If you can remember the start of the 1980’s in Britain then you will know that there was a lot of heavy industry in the UK, this has almost all disappeared but people still have jobs, albeit very different jobs to the ones that were prevalent at the start of the 1980’s. In 1801 over 25% of the country’s population was employed in agriculture today that figure is less than 1%. So societies change and evolve and there is always fear of the unknown.

3D printing will not suit every business but there are many items that there are talks of 3D printing being able to produce in the future. Gone will be the days of people saying “I’ve got nothing to wear this evening”. If businesses can sell directly to the public without customers having to wait a couple of days to get their goods than this is likely to see an even greater increase in online sales.

Perhaps the biggest losers in this are local authorities who currently charge businesses high vale business rates to allow stores to be located in the centre of a town. If those same businesses find it is not cost effective to have stores in town centres then there is likely to be a knock effect for council services. Of course it could lead to people moving back into city centres in their droves, particularly as petrol prices continue to rise and people look at ways they can reduce their travel costs.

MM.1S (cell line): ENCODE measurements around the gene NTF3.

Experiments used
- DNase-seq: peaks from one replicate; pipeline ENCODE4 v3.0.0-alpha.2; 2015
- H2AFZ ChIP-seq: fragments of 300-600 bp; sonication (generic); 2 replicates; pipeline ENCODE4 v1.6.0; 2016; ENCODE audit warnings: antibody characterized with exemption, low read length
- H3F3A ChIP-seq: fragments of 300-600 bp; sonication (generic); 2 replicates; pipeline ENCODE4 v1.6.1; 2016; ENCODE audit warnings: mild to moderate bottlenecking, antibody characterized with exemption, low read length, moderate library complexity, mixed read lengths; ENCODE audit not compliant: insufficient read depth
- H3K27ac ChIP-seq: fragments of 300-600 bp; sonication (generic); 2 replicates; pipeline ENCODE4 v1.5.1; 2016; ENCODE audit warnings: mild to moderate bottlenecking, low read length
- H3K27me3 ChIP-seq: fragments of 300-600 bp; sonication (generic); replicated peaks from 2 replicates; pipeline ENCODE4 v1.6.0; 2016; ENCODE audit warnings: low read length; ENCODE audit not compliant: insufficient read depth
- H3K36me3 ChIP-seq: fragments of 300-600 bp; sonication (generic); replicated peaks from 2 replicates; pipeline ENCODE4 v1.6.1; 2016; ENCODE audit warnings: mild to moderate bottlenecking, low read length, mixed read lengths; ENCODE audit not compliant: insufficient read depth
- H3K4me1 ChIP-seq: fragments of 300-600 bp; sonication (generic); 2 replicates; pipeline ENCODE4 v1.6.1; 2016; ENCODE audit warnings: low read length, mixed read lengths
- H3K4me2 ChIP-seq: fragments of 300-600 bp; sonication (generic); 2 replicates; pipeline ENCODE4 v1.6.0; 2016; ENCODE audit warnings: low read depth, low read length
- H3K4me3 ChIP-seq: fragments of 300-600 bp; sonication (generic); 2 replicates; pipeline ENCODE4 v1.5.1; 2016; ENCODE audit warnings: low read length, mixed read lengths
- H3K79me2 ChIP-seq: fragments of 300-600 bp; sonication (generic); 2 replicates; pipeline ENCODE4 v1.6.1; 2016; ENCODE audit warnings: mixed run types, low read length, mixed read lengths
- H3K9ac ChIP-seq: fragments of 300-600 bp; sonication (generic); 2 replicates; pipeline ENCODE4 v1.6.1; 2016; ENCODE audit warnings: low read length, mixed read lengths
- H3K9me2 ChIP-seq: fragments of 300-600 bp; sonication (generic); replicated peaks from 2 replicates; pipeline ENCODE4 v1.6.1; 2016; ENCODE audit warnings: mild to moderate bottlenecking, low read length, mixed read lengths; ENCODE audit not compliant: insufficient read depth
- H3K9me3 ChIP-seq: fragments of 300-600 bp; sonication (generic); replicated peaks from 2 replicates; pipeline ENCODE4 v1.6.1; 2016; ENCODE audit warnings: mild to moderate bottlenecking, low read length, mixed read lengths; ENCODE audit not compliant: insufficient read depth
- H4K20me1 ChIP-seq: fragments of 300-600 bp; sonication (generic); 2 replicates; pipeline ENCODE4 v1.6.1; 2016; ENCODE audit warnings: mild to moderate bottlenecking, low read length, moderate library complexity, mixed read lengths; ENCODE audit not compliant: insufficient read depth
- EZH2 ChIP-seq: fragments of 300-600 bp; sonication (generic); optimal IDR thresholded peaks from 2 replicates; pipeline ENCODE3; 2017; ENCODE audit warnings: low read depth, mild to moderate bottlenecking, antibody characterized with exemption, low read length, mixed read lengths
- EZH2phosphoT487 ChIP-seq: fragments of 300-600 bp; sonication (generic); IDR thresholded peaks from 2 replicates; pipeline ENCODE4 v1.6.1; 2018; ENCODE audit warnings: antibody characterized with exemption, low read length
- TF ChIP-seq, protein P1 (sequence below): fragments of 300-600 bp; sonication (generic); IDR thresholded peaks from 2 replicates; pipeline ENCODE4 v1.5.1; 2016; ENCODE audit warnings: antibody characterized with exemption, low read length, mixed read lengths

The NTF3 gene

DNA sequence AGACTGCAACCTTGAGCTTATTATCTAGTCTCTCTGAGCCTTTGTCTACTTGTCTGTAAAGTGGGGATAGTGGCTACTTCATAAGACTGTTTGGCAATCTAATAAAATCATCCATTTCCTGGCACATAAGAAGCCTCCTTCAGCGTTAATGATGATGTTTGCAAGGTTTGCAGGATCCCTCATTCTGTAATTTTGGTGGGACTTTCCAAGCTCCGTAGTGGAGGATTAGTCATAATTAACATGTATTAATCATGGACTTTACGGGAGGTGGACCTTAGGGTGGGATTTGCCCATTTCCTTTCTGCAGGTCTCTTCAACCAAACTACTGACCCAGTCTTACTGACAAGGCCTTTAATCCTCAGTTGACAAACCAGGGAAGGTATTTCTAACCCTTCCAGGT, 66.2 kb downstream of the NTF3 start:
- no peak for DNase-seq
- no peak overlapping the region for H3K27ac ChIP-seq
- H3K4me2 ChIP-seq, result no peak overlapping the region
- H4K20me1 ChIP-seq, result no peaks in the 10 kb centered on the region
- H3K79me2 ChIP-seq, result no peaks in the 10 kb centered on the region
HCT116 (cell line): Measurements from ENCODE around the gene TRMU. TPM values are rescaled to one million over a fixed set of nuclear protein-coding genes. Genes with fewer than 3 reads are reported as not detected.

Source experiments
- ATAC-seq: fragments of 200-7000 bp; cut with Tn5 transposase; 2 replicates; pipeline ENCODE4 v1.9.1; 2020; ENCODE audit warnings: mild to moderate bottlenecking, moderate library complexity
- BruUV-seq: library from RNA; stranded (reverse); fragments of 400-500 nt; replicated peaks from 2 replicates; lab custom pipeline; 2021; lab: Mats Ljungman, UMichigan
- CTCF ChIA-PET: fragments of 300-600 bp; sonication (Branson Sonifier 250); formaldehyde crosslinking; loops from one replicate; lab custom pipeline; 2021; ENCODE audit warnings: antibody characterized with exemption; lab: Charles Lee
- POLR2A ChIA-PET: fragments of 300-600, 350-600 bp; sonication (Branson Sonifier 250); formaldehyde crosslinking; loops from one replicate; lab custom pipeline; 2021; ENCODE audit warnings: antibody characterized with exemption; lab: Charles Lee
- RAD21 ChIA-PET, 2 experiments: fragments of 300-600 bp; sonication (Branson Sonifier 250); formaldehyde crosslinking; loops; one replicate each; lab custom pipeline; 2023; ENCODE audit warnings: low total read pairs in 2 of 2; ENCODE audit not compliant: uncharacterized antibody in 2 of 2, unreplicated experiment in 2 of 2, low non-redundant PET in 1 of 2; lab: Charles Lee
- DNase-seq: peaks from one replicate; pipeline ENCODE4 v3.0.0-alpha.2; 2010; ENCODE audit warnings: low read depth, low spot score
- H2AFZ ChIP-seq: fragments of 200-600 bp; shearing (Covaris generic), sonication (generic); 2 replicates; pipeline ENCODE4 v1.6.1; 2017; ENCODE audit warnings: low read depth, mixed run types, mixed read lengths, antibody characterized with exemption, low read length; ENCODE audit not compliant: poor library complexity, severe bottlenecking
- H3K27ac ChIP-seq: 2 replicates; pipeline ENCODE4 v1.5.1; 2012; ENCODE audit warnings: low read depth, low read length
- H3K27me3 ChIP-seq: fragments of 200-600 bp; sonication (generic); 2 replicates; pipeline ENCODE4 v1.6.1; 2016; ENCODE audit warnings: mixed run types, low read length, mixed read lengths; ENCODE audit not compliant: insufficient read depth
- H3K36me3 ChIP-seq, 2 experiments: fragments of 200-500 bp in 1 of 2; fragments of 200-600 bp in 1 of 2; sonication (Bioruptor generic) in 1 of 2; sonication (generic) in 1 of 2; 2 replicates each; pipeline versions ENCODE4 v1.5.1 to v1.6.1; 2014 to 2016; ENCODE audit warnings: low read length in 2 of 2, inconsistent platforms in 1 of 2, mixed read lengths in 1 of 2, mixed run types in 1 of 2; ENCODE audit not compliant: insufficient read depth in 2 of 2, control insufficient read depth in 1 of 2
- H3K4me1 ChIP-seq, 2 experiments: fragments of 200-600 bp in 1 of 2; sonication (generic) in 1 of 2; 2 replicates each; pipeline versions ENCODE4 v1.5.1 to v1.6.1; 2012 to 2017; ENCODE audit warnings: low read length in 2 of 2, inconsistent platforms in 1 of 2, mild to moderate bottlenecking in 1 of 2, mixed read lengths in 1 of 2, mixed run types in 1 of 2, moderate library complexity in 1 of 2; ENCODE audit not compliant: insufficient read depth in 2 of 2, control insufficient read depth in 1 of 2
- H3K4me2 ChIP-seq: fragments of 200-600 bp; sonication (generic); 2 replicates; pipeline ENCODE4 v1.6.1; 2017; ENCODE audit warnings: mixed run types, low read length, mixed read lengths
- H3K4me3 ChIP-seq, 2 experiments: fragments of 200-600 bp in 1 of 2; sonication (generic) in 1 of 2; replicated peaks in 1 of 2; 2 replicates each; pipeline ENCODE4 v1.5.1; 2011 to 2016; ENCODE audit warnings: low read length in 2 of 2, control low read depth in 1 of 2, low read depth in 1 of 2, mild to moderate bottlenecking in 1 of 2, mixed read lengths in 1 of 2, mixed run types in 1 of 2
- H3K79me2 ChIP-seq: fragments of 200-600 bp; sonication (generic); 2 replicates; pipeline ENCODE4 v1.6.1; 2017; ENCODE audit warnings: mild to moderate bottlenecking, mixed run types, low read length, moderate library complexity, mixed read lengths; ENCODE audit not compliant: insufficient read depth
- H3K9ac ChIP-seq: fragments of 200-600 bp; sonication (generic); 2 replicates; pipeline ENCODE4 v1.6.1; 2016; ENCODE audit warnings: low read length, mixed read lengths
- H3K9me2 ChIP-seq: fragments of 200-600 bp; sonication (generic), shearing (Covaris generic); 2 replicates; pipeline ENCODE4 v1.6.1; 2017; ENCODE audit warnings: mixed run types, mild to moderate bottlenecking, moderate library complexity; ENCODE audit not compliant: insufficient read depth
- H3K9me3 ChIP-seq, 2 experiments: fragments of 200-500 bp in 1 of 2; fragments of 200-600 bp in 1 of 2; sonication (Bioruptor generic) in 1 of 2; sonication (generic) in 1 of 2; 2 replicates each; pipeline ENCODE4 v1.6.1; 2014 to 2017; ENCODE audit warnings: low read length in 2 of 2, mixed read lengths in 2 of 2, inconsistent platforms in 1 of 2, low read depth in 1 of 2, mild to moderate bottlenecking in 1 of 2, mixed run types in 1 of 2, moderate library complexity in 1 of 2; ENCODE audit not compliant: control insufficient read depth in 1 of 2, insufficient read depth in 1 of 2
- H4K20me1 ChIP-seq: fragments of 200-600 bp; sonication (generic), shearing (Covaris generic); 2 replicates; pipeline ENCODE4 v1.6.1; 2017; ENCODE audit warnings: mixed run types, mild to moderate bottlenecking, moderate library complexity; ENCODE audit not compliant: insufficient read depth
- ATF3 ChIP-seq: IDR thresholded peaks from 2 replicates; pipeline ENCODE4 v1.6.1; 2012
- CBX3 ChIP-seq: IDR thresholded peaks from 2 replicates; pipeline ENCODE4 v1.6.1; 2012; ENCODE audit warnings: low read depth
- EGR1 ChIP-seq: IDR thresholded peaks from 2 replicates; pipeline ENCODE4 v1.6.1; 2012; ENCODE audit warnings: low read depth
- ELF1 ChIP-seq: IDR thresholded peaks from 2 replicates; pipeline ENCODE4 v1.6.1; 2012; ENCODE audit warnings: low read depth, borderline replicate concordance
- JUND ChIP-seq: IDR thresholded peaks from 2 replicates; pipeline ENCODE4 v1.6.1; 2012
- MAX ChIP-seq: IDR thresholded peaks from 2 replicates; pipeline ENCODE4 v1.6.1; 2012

To those who object to these ideas on moral grounds quoting the social costs of such a paradigm shift in society I would say that a company’s loyalties are with its shareholders and not society. Companies exist to generate profit not to provide employment. We have seen the mechanisation of many industries. During the 1980’s Lee Iacocca was attributed as the CEO who saved the Chrysler Motor Company. At one point they had opened a new factory that used robots to complete most of the manufacturing process. On the opening day Iacocca was giving a tour of the new factory to various dignitaries, including union leaders. At one stage during the tour he pointed to a robot and asked one of the union leaders “How are you going to get those to join your union” and the union leader replied “How are you going to get them to buy your cars?”

I started this whole article out by talking about a video I had seen on YouTube. Here is the same video for you to watch and as you do ask yourself the question “How will 3D printing change the world in which we live?”